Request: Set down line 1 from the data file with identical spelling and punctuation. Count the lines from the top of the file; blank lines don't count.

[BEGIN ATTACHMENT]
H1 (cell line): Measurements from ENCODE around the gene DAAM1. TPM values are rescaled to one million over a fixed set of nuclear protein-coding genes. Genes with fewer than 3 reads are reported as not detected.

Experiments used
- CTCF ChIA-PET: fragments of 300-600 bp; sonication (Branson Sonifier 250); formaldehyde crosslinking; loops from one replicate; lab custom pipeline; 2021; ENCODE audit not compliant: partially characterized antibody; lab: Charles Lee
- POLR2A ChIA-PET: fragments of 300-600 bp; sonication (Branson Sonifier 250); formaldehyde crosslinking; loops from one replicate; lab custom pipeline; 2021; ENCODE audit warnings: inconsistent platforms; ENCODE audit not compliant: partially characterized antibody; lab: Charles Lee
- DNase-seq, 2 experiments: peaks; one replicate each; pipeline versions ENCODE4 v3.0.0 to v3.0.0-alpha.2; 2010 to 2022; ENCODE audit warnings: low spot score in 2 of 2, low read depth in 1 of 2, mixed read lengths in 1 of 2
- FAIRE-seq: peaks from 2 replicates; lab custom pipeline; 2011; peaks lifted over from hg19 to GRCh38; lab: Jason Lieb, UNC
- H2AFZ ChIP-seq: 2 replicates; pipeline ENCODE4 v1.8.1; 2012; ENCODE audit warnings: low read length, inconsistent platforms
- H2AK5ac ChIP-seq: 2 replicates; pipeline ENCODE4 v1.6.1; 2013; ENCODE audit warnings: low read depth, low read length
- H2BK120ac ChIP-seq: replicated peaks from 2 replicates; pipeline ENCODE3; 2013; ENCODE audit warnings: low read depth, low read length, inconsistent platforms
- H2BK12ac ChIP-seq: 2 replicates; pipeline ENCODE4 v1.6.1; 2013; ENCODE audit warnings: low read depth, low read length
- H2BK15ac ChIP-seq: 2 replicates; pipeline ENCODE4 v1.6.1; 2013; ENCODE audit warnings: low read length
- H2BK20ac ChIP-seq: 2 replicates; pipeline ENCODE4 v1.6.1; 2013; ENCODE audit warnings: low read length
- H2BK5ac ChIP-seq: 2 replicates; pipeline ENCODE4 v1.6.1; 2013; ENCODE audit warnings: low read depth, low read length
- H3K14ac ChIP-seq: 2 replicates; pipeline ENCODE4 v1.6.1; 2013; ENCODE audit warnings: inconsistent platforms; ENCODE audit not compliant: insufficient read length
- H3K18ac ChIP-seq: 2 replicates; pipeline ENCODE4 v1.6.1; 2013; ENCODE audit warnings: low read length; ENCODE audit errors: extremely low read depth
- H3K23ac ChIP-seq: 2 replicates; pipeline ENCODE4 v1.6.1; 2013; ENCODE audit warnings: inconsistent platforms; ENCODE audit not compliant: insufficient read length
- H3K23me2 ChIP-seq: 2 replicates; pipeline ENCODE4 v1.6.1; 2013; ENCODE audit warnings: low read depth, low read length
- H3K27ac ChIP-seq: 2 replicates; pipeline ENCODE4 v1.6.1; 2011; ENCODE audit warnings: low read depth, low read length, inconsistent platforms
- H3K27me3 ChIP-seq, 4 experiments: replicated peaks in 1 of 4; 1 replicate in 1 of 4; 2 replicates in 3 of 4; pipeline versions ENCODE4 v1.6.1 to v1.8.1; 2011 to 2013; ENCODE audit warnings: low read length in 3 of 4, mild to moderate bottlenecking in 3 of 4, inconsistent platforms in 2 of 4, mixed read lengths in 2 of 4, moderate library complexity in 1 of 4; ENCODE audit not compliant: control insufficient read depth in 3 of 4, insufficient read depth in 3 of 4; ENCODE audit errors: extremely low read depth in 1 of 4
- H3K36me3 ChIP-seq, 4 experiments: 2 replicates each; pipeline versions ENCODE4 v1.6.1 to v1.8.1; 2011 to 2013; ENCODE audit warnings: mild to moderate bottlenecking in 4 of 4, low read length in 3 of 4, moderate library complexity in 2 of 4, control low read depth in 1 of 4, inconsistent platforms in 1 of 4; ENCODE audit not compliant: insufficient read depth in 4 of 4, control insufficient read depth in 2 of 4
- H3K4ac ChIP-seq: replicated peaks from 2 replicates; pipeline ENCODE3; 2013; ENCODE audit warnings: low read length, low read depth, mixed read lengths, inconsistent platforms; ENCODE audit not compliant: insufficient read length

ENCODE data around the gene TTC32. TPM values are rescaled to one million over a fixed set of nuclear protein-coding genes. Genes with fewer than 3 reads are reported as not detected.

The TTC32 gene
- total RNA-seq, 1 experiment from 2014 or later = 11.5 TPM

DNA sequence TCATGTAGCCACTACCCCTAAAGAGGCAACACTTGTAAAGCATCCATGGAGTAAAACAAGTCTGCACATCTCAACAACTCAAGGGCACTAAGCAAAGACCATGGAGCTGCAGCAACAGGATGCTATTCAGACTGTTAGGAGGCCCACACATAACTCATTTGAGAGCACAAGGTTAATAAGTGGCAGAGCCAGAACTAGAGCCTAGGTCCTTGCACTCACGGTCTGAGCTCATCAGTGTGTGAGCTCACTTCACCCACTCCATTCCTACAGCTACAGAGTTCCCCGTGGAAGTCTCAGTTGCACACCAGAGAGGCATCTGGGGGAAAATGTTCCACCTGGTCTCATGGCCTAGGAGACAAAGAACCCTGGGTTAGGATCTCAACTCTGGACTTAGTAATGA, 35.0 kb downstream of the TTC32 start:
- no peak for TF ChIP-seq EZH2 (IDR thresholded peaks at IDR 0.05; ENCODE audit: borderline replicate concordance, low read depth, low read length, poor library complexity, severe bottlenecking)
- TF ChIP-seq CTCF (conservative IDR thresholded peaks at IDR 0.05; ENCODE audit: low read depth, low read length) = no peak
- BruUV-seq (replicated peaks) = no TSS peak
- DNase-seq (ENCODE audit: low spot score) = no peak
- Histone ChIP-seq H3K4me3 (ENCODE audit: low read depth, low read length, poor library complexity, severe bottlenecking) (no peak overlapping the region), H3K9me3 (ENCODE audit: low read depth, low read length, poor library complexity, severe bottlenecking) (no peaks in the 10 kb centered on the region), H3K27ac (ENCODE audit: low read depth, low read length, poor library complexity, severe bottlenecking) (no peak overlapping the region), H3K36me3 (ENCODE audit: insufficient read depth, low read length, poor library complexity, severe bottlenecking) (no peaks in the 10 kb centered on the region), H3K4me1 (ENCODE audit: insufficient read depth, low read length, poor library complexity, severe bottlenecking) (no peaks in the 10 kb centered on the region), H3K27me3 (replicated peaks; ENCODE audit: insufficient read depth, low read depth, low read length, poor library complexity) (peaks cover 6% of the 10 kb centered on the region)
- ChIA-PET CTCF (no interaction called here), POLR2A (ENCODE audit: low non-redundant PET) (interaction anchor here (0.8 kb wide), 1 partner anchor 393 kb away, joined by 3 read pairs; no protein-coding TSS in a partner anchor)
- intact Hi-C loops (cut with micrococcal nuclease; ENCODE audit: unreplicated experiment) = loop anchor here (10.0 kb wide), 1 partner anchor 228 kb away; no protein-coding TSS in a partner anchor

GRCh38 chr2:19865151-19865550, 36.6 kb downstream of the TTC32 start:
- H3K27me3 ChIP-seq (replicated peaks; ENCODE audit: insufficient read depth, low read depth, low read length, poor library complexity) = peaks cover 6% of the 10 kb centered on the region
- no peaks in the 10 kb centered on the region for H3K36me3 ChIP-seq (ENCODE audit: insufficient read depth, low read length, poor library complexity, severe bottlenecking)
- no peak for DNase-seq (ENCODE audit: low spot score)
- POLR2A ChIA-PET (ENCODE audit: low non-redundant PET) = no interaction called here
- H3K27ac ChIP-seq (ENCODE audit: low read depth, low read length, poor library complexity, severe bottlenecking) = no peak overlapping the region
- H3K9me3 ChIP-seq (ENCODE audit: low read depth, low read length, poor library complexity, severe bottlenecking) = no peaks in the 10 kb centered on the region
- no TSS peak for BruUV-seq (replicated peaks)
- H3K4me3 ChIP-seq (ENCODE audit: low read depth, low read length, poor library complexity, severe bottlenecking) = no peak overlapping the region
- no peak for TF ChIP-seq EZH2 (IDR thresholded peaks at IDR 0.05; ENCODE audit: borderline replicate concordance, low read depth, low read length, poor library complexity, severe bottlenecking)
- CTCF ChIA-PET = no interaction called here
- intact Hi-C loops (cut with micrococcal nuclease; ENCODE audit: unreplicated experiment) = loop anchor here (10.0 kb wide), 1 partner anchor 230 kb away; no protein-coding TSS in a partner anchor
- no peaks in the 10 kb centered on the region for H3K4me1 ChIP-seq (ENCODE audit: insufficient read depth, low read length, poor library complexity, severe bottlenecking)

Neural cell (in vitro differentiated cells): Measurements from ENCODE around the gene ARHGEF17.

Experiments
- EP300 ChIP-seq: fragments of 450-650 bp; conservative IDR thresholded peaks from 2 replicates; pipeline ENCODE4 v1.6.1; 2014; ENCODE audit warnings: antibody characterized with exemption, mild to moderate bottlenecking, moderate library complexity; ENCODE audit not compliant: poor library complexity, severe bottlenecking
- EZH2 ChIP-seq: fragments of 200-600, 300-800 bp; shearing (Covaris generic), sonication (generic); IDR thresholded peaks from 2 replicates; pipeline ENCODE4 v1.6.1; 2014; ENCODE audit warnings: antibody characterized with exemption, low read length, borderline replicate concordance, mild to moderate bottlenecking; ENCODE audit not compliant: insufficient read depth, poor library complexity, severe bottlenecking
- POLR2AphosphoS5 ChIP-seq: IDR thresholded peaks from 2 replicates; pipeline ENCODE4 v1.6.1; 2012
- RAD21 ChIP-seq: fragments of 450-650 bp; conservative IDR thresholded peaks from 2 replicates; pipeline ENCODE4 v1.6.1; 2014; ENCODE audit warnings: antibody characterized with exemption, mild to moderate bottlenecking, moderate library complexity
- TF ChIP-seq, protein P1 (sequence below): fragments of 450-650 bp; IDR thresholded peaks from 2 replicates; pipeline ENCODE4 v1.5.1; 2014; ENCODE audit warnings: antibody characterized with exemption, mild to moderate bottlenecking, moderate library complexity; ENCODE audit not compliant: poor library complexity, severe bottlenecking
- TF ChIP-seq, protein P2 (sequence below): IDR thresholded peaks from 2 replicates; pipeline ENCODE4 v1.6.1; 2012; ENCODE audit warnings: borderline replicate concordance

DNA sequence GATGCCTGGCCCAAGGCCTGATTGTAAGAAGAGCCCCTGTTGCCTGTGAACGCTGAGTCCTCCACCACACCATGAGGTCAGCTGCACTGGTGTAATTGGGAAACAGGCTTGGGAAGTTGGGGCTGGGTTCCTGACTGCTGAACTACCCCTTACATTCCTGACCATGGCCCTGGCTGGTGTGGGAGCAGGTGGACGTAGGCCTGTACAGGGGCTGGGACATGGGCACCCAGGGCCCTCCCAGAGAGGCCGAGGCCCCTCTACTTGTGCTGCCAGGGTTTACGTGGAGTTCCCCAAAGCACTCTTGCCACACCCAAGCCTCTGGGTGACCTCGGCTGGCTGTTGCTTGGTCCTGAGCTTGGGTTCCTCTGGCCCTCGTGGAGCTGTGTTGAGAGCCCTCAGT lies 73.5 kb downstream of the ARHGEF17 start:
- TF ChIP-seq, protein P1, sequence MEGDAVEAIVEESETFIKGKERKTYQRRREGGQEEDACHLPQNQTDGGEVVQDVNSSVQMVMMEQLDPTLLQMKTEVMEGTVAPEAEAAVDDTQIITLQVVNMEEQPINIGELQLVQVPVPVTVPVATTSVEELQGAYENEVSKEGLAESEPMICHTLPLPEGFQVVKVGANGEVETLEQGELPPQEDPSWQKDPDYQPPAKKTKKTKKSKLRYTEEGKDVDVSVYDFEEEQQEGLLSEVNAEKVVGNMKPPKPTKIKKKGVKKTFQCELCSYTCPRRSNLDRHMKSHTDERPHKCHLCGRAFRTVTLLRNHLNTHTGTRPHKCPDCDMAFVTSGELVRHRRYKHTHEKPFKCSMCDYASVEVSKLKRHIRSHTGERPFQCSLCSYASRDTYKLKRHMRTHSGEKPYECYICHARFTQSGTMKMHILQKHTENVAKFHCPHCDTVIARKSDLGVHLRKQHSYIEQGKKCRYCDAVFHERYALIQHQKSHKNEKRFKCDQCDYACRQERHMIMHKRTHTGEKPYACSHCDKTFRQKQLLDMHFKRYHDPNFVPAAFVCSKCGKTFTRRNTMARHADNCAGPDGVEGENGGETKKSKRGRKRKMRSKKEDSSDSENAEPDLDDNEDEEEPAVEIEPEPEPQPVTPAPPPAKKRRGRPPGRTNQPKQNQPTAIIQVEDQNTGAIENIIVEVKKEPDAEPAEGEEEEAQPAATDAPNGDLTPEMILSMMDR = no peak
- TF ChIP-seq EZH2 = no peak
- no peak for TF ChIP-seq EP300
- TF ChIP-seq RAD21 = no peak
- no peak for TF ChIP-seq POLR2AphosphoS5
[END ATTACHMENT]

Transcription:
H1 (cell line): Measurements from ENCODE around the gene DAAM1. TPM values are rescaled to one million over a fixed set of nuclear protein-coding genes. Genes with fewer than 3 reads are reported as not detected.